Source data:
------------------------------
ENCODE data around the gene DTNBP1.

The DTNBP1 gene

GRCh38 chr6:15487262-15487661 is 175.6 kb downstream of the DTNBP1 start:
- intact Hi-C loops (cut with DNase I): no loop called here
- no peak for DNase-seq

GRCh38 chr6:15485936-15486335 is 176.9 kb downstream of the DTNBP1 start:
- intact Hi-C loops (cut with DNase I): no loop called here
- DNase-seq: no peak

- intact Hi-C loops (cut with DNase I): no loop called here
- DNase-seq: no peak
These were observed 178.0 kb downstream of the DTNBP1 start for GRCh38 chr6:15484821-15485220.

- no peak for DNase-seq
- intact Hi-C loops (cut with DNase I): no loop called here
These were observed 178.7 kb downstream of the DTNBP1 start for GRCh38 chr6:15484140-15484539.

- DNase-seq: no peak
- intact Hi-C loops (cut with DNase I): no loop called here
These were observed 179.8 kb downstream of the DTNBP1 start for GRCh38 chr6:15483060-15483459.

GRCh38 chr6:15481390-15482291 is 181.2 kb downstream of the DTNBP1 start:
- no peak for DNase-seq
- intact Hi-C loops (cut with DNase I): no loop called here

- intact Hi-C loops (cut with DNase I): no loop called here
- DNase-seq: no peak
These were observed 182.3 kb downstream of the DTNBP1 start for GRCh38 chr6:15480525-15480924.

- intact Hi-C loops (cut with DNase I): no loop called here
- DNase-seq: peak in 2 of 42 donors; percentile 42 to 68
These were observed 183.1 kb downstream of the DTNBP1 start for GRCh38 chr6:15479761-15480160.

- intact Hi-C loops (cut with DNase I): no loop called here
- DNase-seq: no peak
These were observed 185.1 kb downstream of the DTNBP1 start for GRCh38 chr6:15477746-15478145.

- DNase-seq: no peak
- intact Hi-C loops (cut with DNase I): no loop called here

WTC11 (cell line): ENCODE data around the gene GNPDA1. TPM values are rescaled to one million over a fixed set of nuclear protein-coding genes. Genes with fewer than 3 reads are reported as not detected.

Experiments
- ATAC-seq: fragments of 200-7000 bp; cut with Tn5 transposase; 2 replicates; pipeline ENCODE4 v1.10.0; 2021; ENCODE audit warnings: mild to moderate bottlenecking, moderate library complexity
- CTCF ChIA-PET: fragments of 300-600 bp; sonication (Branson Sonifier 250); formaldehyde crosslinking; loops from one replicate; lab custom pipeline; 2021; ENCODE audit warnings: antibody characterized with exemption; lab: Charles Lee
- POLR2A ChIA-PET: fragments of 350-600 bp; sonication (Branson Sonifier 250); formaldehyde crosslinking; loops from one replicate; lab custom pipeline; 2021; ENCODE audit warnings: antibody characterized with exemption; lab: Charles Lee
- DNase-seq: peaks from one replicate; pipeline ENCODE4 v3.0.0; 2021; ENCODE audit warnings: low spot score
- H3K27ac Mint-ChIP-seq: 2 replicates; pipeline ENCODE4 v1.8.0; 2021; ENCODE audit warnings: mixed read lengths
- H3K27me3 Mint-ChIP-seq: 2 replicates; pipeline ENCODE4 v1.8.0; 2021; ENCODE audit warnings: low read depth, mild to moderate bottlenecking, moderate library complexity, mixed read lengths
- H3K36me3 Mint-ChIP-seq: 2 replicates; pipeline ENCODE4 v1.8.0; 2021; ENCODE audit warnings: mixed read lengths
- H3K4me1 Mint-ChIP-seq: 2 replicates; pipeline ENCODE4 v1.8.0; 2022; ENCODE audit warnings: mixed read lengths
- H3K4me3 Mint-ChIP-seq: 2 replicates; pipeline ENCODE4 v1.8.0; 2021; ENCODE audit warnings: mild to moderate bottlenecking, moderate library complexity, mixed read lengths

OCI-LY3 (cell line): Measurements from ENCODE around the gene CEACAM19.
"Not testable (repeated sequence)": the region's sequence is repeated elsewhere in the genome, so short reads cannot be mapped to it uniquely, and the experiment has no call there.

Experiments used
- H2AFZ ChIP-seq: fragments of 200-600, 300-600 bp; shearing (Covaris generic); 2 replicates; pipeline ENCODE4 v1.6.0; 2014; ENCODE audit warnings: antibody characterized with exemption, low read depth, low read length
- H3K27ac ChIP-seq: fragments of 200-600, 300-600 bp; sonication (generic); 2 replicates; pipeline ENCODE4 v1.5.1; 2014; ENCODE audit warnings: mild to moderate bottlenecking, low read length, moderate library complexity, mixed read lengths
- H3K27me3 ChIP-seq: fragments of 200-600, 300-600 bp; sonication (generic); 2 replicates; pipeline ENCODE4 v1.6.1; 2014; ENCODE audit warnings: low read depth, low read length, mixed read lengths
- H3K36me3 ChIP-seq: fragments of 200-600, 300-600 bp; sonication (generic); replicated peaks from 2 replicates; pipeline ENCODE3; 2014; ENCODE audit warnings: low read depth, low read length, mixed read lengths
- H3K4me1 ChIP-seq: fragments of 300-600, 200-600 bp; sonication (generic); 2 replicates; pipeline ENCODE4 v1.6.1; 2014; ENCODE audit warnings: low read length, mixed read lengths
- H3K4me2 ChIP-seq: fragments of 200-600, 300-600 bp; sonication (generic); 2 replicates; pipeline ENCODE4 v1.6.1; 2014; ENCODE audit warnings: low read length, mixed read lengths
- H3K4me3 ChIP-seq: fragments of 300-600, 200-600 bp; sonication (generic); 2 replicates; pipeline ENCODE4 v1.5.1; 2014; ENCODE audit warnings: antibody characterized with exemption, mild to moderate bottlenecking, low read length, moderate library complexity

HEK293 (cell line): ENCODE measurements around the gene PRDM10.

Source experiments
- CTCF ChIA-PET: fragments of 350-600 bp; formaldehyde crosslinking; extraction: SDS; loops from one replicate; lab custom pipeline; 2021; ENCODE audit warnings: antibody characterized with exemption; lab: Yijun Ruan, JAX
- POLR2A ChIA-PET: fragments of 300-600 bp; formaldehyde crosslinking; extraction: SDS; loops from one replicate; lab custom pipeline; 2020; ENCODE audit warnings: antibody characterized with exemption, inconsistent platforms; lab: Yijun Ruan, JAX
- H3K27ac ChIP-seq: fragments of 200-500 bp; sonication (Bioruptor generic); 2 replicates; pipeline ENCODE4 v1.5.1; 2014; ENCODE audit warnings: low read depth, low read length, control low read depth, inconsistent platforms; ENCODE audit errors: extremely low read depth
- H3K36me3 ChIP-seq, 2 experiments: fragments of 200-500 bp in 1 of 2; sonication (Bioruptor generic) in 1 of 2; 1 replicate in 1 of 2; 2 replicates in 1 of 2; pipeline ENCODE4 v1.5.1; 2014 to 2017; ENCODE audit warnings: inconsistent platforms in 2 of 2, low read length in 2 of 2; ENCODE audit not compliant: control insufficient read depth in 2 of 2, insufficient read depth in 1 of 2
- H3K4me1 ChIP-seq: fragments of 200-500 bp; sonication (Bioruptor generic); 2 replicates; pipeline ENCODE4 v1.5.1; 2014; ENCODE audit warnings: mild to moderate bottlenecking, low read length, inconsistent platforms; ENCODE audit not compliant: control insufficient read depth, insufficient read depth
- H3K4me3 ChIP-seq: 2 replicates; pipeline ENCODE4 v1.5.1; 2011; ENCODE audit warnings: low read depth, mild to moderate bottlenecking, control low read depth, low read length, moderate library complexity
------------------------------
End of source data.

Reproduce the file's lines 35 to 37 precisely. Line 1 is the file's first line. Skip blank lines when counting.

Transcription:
- CTCF ChIA-PET: fragments of 300-600 bp; sonication (Branson Sonifier 250); formaldehyde crosslinking; loops from one replicate; lab custom pipeline; 2021; ENCODE audit warnings: antibody characterized with exemption; lab: Charles Lee
- POLR2A ChIA-PET: fragments of 350-600 bp; sonication (Branson Sonifier 250); formaldehyde crosslinking; loops from one replicate; lab custom pipeline; 2021; ENCODE audit warnings: antibody characterized with exemption; lab: Charles Lee
- DNase-seq: peaks from one replicate; pipeline ENCODE4 v3.0.0; 2021; ENCODE audit warnings: low spot score